Relief on Way for Crowded Market


Out-of-town traders using the Badung Market precinct to sell their wares are an unstoppable problem until alternative arrangements can be made for them, according to Satpol and the market’s management.

The traders spill out of the market area into crowded Jl Gadjah Mada and narrow, congested Jl Sulawesi – Silk Street – adding to traffic problems and restricting entry and exit to the market’s car park.

Denpasar Satpol chief I Ketut Wibawa and market chief executive I Made Westra met at the weekend to discuss plans for a new area for out-of-town traders after the market’s car park is redeveloped. At present the car park doubles as a trading area on certain days.

The market houses 87 traders in the building while 132 merchants trade outside.

Visas Net $4m


Record tourist arrivals in May brought in another record – US$4 million in $25 Visa on Arrival (VoA) fees collected at Ngurah Rai International Airport. The figure came from Denpasar-based Bank Indonesia analyst Ronald L. Torupan, who said this week VoA fees for the first four months of 2010 totalled $18.5 million.

One factor in increased revenue has been the elimination of the $10 seven-day tourist visa, scrapped last year to foreclose on scams by immigration officers reporting fictional numbers for seven-day arrivals and pocketing the difference.

Going Green


Twenty-eight hotels in Bali and Lombok were listed this week as asking the Environment Ministry to audit their green credentials under a new national programme. The 18 star-rated Bali hotels and 10 in Lombok were the only ones to apply for the tests in this part of Indonesia, according to Raden Sudirman, who heads an interprovincial environmental taskforce.
In future such tests will be mandatory. Environmental audits are also regularly made in the mining, manufacturing and forestry sectors.

Forest Call


Leading conservation pressure group Indonesia WWF says the government should immediately set up a body with sufficient statutory powers to monitor and control deforestation and degradation of remaining forests.
It made the statement at the Asia Forest Partnership dialogue meeting held at Nusa Dua last weekend. It also said more should be done to ensure equitable benefit sharing flowed from exploitation of natural resources.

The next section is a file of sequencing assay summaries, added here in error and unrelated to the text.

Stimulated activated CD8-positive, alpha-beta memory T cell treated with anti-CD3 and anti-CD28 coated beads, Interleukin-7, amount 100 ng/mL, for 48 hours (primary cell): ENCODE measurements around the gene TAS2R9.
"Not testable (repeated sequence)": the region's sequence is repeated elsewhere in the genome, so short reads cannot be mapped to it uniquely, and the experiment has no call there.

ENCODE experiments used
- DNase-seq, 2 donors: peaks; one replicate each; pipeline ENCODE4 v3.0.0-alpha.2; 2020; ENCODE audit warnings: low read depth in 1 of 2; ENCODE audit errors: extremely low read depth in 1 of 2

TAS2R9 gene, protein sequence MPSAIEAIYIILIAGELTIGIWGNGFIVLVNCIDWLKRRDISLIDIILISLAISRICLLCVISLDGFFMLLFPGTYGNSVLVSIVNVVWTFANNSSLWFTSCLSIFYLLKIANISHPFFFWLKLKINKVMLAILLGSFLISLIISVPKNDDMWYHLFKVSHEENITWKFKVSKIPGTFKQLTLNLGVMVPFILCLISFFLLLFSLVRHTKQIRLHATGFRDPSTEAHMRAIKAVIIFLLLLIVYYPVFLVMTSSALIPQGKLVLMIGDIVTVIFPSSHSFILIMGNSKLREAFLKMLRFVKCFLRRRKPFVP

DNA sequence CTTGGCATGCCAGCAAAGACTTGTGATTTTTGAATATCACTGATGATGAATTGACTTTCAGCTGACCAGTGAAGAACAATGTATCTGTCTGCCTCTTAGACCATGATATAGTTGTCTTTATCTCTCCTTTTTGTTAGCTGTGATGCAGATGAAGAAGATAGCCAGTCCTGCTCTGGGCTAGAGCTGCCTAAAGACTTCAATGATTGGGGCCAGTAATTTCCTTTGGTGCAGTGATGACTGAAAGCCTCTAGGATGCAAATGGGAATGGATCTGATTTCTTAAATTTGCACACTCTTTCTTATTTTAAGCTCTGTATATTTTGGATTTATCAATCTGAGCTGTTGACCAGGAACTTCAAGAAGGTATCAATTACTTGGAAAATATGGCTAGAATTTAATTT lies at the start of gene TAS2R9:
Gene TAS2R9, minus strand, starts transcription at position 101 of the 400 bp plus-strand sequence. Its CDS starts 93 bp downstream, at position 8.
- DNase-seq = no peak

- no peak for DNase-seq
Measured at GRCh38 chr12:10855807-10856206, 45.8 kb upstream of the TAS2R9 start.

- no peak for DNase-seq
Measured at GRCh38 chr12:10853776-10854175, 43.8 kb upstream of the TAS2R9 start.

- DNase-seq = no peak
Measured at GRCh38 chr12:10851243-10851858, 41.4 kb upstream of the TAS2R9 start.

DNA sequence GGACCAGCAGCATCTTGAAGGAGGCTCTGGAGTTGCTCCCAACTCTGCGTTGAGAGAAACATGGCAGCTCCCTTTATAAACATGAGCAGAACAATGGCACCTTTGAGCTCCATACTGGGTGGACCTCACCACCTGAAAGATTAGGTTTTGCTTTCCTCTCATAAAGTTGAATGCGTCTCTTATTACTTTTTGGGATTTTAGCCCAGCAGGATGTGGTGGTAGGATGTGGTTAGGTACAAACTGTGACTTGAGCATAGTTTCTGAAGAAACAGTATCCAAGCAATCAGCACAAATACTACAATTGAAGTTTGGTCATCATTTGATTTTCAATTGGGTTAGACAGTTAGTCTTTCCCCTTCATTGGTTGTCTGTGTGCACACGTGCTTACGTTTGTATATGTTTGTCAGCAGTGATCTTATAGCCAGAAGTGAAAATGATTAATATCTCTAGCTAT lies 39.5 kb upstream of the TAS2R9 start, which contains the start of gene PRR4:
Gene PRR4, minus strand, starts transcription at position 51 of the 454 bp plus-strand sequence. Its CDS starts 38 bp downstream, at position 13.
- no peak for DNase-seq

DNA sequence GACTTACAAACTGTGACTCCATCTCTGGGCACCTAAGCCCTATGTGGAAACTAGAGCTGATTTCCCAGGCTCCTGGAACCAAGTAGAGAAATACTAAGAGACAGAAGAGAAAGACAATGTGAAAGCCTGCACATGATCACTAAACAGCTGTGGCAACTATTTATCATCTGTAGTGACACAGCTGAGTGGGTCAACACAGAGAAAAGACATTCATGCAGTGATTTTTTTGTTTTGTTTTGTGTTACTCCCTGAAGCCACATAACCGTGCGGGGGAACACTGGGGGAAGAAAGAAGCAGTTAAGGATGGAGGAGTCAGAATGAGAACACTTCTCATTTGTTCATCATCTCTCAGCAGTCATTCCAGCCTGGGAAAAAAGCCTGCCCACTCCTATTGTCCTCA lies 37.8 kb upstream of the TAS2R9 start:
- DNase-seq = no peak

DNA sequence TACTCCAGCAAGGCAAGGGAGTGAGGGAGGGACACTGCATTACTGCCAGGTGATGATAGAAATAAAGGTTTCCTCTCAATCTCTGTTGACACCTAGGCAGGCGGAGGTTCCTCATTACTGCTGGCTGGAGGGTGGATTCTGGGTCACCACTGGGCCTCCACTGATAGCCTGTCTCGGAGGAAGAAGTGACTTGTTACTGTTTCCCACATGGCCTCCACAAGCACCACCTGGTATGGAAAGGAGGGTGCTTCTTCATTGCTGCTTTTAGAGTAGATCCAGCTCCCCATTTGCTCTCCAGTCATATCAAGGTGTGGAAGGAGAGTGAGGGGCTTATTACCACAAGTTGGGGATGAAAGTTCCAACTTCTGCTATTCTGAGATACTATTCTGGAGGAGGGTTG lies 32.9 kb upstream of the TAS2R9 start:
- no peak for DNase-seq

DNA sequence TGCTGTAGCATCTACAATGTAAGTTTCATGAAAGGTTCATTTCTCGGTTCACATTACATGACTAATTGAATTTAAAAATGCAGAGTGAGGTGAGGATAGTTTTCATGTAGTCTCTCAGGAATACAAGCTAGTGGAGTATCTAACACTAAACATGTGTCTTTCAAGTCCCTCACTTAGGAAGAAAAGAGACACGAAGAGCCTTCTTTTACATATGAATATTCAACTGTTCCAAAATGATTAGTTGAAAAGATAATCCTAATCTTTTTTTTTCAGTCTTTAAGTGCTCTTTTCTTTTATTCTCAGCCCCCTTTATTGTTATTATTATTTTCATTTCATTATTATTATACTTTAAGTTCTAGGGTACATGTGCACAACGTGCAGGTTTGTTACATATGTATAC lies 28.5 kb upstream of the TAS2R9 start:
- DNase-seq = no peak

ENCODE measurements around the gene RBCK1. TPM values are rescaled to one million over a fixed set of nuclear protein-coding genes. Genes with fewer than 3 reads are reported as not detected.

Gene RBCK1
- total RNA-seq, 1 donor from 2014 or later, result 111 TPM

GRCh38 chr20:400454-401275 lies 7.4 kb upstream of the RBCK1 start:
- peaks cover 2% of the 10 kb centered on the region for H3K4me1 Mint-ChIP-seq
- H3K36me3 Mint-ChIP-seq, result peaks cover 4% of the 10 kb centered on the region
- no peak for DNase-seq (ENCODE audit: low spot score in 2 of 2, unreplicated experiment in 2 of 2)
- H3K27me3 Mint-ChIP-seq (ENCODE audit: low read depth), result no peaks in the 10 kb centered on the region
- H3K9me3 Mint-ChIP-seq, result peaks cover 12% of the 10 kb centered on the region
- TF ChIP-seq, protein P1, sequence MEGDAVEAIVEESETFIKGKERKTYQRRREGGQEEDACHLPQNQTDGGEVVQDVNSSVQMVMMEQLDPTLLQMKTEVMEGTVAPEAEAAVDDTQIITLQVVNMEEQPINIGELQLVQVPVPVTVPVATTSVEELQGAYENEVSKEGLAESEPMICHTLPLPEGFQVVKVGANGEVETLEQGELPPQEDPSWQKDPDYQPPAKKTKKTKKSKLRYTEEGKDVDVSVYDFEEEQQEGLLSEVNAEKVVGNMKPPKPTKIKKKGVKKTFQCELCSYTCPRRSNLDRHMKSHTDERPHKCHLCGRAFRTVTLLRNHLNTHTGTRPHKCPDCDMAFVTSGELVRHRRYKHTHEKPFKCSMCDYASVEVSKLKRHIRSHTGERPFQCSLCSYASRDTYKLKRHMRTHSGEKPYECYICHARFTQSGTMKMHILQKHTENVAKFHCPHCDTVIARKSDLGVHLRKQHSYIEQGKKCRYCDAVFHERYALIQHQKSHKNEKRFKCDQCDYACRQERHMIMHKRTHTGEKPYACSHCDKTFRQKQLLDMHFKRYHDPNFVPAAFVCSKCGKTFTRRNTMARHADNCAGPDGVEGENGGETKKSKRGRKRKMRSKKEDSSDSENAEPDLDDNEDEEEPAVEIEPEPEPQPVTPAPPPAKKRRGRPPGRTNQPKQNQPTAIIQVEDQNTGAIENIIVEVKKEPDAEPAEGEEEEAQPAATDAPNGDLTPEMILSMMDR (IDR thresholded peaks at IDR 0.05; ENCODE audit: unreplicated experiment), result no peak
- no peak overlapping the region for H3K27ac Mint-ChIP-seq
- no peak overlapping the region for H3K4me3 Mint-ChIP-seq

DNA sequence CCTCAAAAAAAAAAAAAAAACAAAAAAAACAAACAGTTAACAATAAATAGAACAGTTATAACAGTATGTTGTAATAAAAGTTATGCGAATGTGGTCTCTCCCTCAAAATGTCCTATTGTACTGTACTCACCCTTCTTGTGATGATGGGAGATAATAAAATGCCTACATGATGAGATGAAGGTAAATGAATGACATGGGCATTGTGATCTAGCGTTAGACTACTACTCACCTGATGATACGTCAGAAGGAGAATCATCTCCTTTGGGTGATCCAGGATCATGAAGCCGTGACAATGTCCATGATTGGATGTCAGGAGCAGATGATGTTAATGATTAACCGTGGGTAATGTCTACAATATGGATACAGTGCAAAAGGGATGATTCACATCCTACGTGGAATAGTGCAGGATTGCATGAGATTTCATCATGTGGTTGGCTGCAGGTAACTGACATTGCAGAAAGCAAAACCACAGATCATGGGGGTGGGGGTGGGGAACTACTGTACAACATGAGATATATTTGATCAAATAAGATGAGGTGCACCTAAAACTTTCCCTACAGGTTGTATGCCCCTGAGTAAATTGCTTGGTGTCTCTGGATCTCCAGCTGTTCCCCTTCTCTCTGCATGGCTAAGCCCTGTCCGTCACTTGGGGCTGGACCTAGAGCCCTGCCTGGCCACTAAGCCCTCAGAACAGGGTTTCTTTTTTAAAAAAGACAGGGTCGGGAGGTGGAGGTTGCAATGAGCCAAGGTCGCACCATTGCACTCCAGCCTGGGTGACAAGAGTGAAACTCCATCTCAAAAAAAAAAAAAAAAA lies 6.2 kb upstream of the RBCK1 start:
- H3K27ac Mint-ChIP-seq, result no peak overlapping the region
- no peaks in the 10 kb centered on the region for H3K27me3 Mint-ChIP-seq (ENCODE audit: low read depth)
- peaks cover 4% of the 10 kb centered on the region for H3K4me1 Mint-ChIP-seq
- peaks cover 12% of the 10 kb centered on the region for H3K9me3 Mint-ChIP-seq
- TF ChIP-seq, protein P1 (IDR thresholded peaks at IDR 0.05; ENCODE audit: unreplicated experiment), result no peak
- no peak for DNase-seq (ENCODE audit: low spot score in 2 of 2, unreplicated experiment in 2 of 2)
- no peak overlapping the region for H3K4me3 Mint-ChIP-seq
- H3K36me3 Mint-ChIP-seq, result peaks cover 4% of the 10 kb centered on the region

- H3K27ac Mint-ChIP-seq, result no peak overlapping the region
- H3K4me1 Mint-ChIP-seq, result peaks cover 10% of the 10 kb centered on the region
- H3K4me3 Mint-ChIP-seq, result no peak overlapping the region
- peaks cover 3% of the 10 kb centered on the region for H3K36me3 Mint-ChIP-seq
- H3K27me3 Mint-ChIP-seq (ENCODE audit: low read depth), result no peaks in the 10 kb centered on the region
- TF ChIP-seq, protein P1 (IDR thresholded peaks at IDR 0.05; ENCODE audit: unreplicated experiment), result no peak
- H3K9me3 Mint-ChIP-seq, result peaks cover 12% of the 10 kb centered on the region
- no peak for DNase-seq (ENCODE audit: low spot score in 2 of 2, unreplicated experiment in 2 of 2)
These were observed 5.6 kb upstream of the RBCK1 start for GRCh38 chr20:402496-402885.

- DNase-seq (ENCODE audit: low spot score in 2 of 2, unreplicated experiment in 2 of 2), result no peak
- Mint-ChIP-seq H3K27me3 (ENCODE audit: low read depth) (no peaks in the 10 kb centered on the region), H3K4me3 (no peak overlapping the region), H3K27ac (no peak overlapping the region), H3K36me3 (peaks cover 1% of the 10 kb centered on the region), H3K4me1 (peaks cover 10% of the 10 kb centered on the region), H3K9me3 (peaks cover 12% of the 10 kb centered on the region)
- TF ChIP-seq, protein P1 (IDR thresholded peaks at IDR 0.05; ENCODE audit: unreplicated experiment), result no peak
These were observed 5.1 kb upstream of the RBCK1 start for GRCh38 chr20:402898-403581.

Popular Spot


This year’s Tanah Lot Arts Festival, held from July 26-August 1, attracted 40,131 visitors, a 13.85 percent increase over 2009, organisers said this week.
Festival chairman I Made Sujana said the increased numbers were “very significant” and organisers hoped future festivals would be even better and more attractive to tourists. “The atmosphere is good and security is always maintained. We hope the festival will bring more tourists to Tanah Lot,” he said.

Sing Us a Song


Monitoring by the radio regulator, the Indonesian Broadcasting Commission, shows most broadcasters in Bali have no defined target audience and present only entertainment programming even though radio has an important role in providing public information.
Commission member Nyoman Mardika, who released details of the monitoring results last week, said that even if radio stations only took information from newspapers and online sources, that at least would be a public benefit.

He said there was now no radio station on the island that packaged Indonesian news for listeners.

Piano Treat


Indonesian-born leading world classical pianist Ananda Sukarlan is heading to Bali to give local enthusiasts an Independence Day treat. He will perform his Rhapsody of the Archipelago in concert at Hotel Tugu Bali, Canggu. Details are available from the hotel.
It will be Sukarlan’s debut Bali performance. He lives in Spain.

The Bali Times
Filed under:
The Island

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